Every day, we hear about the devastating impact of the novel coronavirus. The numbers of people who have died from COVID-19. Hospitals too overwhelmed to deal adequately with patients ill from the virus. The economy cratered into what might lead to a depression. A vaccine that still seems far of. It’s easy right now to get caught up in the breaking news about rescue flights, closed borders and cities in shutdown. “Flatten the curve” has become our new mantra (for New Zealand it is about squashing the curve). “Stay at home”, “wash your hands”, “physical distancing” have become our day to day reality.
But what if we looked at COVID-19 from a different perspective. What if the coronavirus was a teacher. What might we learn from it?
My single biggest lesson is how interconnected we are. This virus is not a Chinese virus; it’s our virus. It’s in Italy, Spain, Iran, France, the U.S. and Canada. It’s even made its way to Kenya (where our children live and work), and the remotest parts of the world. As of today, more than 1.4 million people have been contaminated by the virus and nearly 81,000 have died from it. The virus does not respect gender or age (the youngest person to have died from the virus is a 6-week old newborn). It does not respect nationality, religion, occupation or financial status. In the eyes of the virus, we are all one and the same.
The virus is a stark reminder for us that what happens in one part of the world has an impact on another, and how we must be united to fight this together. It reminds me of the story of Ubuntu.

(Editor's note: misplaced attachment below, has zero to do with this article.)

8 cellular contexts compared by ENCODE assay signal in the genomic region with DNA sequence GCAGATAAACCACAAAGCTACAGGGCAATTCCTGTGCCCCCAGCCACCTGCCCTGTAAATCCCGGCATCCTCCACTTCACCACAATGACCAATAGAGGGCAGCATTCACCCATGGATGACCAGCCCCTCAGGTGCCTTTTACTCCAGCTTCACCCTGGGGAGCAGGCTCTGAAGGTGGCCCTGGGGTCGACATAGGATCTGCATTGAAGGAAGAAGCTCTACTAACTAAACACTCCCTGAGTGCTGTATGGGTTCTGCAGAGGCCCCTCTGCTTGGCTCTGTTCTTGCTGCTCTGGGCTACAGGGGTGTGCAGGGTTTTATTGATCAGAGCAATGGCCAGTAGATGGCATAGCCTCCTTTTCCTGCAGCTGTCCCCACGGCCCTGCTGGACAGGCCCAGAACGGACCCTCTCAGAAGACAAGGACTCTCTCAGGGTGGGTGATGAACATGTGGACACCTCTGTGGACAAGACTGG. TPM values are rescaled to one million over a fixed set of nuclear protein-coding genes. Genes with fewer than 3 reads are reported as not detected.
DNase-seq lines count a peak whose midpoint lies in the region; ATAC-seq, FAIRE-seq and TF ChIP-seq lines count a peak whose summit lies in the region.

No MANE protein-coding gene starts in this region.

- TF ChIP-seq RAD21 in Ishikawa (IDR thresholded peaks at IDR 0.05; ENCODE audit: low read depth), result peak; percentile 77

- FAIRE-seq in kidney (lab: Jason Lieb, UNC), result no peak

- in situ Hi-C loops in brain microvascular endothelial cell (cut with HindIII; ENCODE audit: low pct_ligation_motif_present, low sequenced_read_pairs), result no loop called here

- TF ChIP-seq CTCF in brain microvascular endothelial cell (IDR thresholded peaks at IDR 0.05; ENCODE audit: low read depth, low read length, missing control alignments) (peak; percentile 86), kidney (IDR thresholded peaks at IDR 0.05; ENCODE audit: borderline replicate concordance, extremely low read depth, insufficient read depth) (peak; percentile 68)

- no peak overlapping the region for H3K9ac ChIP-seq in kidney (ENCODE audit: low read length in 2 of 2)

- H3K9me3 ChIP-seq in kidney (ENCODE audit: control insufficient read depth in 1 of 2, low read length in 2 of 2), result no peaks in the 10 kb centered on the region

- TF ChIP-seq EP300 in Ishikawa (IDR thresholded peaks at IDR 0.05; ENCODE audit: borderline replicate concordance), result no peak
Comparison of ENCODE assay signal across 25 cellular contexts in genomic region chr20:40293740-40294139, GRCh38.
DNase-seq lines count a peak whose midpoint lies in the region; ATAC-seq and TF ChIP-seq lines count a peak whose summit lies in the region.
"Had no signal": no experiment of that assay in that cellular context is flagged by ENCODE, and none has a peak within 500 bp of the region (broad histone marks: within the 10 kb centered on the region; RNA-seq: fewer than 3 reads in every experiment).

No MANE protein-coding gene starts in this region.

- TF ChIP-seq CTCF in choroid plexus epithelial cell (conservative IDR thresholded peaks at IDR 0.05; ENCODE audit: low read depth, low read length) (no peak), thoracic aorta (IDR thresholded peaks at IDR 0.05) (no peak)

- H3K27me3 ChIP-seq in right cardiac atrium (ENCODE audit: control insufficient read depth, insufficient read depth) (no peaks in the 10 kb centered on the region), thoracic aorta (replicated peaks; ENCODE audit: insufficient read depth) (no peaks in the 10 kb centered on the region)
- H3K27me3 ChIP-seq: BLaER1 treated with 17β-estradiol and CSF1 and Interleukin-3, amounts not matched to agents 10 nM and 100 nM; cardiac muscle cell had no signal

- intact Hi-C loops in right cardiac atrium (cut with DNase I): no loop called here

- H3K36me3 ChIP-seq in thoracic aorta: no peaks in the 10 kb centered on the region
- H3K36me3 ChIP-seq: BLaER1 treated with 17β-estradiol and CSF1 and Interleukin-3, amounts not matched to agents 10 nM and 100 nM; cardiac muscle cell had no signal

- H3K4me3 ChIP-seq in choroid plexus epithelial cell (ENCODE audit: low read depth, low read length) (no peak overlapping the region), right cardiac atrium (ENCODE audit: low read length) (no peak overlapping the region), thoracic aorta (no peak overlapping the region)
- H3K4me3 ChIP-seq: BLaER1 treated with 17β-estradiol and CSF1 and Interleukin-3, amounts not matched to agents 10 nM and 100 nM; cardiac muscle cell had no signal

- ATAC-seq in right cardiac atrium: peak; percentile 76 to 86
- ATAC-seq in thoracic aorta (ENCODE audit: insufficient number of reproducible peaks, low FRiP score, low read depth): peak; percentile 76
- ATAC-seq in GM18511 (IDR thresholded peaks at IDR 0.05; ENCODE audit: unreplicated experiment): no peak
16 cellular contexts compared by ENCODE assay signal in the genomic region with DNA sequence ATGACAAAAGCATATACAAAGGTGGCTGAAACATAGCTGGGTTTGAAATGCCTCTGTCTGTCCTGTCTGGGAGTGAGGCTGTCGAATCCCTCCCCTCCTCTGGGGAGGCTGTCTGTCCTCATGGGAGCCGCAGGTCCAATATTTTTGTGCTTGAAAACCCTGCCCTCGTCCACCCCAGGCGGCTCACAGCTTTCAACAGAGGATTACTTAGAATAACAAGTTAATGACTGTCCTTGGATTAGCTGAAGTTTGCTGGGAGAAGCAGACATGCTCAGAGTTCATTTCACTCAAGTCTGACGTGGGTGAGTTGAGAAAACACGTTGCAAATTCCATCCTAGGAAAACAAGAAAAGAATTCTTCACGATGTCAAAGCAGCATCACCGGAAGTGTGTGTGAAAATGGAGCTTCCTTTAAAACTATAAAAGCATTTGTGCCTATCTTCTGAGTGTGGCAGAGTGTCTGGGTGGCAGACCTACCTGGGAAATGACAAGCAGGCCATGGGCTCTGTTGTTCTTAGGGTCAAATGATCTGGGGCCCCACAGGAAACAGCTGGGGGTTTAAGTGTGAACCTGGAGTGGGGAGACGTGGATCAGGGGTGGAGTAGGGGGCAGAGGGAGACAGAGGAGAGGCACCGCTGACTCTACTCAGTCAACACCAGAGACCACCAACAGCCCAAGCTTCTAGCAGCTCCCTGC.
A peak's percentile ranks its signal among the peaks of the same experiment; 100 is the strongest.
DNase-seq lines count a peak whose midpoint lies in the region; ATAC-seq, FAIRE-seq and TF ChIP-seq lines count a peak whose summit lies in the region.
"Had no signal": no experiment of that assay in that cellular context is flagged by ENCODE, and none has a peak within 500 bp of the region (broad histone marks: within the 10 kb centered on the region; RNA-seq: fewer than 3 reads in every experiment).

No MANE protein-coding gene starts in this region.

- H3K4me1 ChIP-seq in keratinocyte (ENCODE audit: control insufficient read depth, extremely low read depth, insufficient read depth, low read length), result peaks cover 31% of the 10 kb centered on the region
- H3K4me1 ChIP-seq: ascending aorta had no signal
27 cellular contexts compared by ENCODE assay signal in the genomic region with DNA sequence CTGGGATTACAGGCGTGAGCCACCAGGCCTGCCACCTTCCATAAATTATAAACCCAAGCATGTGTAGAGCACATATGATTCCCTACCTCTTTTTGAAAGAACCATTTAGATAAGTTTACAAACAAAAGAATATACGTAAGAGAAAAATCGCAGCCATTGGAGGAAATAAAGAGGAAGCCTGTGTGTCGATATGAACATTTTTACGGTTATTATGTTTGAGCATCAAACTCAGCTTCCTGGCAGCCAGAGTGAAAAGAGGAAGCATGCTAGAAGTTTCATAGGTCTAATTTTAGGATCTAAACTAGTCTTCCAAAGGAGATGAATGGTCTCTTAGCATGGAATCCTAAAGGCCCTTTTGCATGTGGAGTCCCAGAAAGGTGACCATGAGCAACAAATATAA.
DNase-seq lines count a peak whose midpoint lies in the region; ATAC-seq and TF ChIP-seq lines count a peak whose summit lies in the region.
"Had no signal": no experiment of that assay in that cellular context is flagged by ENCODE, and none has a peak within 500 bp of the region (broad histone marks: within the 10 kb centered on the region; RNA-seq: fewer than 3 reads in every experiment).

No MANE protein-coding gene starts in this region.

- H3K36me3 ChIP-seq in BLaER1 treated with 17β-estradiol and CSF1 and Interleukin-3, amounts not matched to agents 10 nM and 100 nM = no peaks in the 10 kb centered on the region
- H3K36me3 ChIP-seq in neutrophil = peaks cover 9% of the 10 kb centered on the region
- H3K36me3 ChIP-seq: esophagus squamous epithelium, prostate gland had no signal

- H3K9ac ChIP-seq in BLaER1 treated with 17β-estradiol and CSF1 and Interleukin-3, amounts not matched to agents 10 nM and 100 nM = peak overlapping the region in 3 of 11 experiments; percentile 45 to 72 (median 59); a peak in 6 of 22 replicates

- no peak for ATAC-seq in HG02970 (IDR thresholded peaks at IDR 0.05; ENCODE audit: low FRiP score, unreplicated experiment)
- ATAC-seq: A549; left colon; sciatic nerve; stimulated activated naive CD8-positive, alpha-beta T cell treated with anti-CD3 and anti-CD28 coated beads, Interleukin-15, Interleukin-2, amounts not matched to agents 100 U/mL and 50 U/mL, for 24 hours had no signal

The story goes that an anthropologist who was studying the culture of a remote African tribe, put a basket of sweets near a tree. He gathered young tribal children, made them stand a few hundred feet away from the basket and told them that whoever reached the basket first would get all the sweets. When he gave them the signal to start, these children held each other’s hands and ran towards the tree together, divided the sweets and enjoyed them together. The anthropologist was perplexed and asked them why they would all go together when one of them could have got all the sweets. A young girl looked up at him and said, “Ubuntu” which is loosely translated as “I am because we are.”
“Ubuntu” is a South African ethical belief about the universal bond of sharing that connects all humanity. Archbishop Desmond Tutu describes Ubuntu in this way:
“Ubuntu speaks particularly about the fact that you can’t exist as a human being in isolation. It speaks about our interconnectedness. You can’t be human all by yourself, and when you have this quality — Ubuntu — you are known for your generosity. We think of ourselves far too frequently as just individuals, separated from one another, whereas you are connected and what you do affects the whole world. When you do well, it spreads out; it is for the whole of humanity.”
The color of our skin, the language we speak, our accents, and our cultures count for nothing in the eyes of this fast-moving pandemic; we are all members of one great human family. Now is a great time to practice the ethics of Ubuntu and show care, compassion and love to each other and stand in solidarity with our brothers and sisters around the world. Because when one of us suffers, we all suffer; when one of us succeeds, we all succeed.
If COVID-19 were a teacher, what is it teaching you?
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